Ali–Fear Eats the Soul (Fassbinder, 1974). 35mm frame.
A moment comes when everything is exactly right, and you have an occurrence—it may be something exquisite or something unnameably gross; there is in it an ecstasy which sets it apart from everything else.
Gilbert Seldes, The Seven Lively Arts, 1924
This is the final entry in a series of blogs on major American film critics of the 1940s: Otis Ferguson, James Agee, Manny Farber, and Parker Tyler. The entries are offshoots of a book I’m writing on Hollywood storytelling at the period. Some readers have assumed that these are portions of or trial balloons for the book. Actually, I conceived them as free-standing pieces that I could refer to in the finished book, just to save time. But they have taken on a life of their own, and perhaps I’ll make a e-book out of them some day.
Today’s entry offers three things. First, I summarize the arguments I’ve made in the preceding entries. Then I trace the afterlife of Agee’s work and the subsequent writing of Farber and Tyler. Finally, I offer a few general reflections on their legacy.
The case so far
This blog series was probably even more forbidding than the one called Pandora’s Digital Box because it wasn’t on a topic of current interest, and it was more academic-historical than reportorial. The entries were conceptually denser than what I usually offer, and they were certainly long. So probably a summary would be helpful, even for those brave souls who read the originals. If you haven’t yet read them, maybe this will guide you.
The prologue to the series was my late 2013 entry on Otis Ferguson (left). Ferguson, a critic for The New Republic between 1934 and 1942, laid out some terms for appreciating Hollywood sound cinema. The well-wrought movie would be “smooth, fast-moving, effortless.” It would display an honest, unshowy naturalism about how people behave–particularly how they do their work. It would integrate revealing details and moments of emotional impact into an arc of clean, cogent action, both physical and dramatic. An example is given here, from Fitzgerald’s Love of the Last Tycoon.
What makes all this possible, Ferguson maintained, is a discreet technique.
The very reason you don’t see it is its own justification: you are not conscious of camera or effects, for the little bit flickers past in the final version and you are conscious only that a story is starting as you follow. Only!
Although the mechanics might be invisible to the audience, Ferguson thought that critics should be more curious. They should possess “a constant and humble passion to know everything of what is being done and how everything is being done.” As a jazz critic, he knew the tricks of the trade, and late in his career he visited Hollywood to watch filmmakers like Wyler and Lang at work. This is one way to appreciate honest craft: “The camera way is the hard way.”
Ferguson left film reviewing in 1942 for the Merchant Marine and was killed early in World War II, but three other critics continued on his way—although they did so in their own, idiosyncratic fashion. They were James Agee, Manny Farber, and Parker Tyler.
Some of what Ferguson had proposed was already commonplace among critics who were movie-friendly. They recognized film as a popular art, considered it primarily a visual medium communicating through movement, and rejected the artiness associated with Russian and avant-garde film. Hollywood’s admirers put story first and—though people like to think Farber originated this—recognized that the liveliest film was often the unpretentious comedy or melodrama. Prestige pictures, especially literary adaptations, were no guarantee of vitality.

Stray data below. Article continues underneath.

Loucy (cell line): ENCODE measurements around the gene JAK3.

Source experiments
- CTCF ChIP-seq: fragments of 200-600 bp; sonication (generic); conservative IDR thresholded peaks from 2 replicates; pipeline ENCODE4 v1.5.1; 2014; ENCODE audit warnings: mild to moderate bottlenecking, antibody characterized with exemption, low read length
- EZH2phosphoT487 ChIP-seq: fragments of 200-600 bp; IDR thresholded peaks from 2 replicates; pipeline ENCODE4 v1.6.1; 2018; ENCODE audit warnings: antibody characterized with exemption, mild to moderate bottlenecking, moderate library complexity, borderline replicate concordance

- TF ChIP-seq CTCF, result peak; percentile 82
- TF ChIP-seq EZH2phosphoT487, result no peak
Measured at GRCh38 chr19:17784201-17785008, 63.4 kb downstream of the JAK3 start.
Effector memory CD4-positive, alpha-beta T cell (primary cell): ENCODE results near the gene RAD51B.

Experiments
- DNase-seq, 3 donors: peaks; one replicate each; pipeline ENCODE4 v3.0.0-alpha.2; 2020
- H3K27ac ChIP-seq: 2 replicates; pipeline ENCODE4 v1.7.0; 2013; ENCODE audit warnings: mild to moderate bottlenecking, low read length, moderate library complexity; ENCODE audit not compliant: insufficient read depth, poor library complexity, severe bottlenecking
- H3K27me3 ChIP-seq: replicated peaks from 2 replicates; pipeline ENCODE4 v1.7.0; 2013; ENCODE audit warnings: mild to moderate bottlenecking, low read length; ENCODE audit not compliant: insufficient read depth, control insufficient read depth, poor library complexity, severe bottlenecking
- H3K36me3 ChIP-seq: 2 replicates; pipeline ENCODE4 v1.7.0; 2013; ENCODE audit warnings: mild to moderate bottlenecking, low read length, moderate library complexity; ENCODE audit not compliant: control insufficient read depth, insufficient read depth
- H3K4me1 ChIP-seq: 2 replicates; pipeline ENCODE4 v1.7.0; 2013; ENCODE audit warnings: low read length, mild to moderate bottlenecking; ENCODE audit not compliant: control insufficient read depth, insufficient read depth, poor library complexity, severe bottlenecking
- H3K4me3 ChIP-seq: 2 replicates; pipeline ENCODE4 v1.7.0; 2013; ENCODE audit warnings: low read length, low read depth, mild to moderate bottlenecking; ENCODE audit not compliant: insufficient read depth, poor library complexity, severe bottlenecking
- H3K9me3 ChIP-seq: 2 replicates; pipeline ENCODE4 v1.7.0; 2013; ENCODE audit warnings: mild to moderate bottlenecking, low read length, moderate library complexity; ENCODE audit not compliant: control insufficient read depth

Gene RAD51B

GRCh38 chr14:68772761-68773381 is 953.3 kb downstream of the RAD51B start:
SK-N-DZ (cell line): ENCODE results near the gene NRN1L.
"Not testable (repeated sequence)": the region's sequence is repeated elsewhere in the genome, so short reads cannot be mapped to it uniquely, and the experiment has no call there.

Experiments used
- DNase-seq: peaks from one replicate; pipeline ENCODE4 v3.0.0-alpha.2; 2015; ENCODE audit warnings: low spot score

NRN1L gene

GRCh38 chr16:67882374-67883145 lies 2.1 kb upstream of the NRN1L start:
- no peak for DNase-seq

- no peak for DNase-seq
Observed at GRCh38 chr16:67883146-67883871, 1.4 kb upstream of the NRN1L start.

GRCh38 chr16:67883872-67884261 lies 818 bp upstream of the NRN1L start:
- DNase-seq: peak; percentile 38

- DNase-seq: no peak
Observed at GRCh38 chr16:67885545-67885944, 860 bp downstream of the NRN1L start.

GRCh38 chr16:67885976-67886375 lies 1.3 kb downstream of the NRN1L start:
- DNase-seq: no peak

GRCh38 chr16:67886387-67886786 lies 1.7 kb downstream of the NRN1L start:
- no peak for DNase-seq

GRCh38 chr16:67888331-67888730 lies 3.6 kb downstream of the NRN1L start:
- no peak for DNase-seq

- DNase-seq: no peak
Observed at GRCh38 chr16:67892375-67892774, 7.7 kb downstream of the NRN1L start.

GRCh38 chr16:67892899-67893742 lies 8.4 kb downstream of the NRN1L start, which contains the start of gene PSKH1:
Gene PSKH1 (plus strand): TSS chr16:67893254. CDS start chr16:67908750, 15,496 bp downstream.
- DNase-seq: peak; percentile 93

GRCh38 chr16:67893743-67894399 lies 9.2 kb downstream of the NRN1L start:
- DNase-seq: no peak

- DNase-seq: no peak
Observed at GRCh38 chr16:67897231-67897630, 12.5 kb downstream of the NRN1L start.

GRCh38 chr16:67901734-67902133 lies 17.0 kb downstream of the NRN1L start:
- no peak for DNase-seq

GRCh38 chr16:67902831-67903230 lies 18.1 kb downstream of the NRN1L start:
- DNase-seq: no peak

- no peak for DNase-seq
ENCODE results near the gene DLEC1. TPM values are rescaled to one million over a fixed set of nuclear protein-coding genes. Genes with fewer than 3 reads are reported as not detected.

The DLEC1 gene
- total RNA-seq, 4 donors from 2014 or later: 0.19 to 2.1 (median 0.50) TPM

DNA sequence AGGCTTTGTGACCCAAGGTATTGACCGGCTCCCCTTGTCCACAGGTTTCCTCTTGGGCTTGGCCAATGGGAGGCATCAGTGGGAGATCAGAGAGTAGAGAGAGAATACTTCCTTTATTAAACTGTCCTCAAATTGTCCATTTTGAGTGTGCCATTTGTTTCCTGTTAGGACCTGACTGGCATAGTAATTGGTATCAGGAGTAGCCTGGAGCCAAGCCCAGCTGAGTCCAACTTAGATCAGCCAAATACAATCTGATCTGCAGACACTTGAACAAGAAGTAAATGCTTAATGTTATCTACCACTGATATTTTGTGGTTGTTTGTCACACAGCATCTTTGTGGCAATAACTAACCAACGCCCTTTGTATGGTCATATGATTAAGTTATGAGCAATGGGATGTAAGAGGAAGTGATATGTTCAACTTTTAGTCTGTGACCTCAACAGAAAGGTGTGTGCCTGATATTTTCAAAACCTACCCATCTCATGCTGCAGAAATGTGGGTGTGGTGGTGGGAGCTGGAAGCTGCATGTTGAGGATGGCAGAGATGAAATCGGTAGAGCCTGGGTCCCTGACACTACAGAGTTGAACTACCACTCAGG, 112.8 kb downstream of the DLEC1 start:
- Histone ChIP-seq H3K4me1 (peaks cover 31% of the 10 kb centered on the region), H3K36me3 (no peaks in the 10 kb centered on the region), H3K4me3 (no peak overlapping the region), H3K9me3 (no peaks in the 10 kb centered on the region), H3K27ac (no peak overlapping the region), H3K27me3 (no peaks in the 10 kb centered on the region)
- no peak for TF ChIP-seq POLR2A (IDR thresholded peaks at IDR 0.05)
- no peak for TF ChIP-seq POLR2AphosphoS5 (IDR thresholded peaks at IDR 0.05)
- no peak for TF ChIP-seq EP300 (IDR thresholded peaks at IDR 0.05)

My three critics accepted these premises but, like Ferguson, they went further. They wrote criticism that was pungent, slangy, creatively ungrammatical. They accepted the advantages of minor genres but pushed very hard against highbrow tastes. They had an eye for technique as it might work in privileged moments to convey character or the taste of reality. And they freshened up the familiar faults-and-beauties rhetoric of reviewing with paradox (Farber), a drama of decision (Agee), or an inversion of what a reasonable person might expect (Tyler).
In the first series entry I called them the Rhapsodes, by analogy with the ancient reciters of verse who, inspired by the gods, became carried away. My purpose was to emphasize the offbeat, passionate force of their prose. But of course they weren’t really carried away. They were wholly in charge. They were seeking to differentiate themselves as personalities while conveying something of the punch and sway of the movies themselves.
As prose artists, they broke with the urbane, murmuring tastemongers of their day, as well as with the thinkers who populated the highbrow journals. In those journals, partly because of a disenchantment with Stalinism and its antagonism to avant-garde experiment, there emerged a new high culture centered on High Modernism and its heirs.
For the Serious elite, Hollywood films were the most threatening face of Western mass culture. Manufactured in bulk and jammed down the throats of the unwary multitudes, movies were a betrayal of authentic art—a turn away from both the authenticity and spontaneity of folk art and the revolutionary force of the avant-garde. The result was, inevitably, that movies could only be kitsch, either lowbrow, or worse, middlebrow. My second entry in the series suggested that the Rhapsodes detoured around the arguments about mass culture.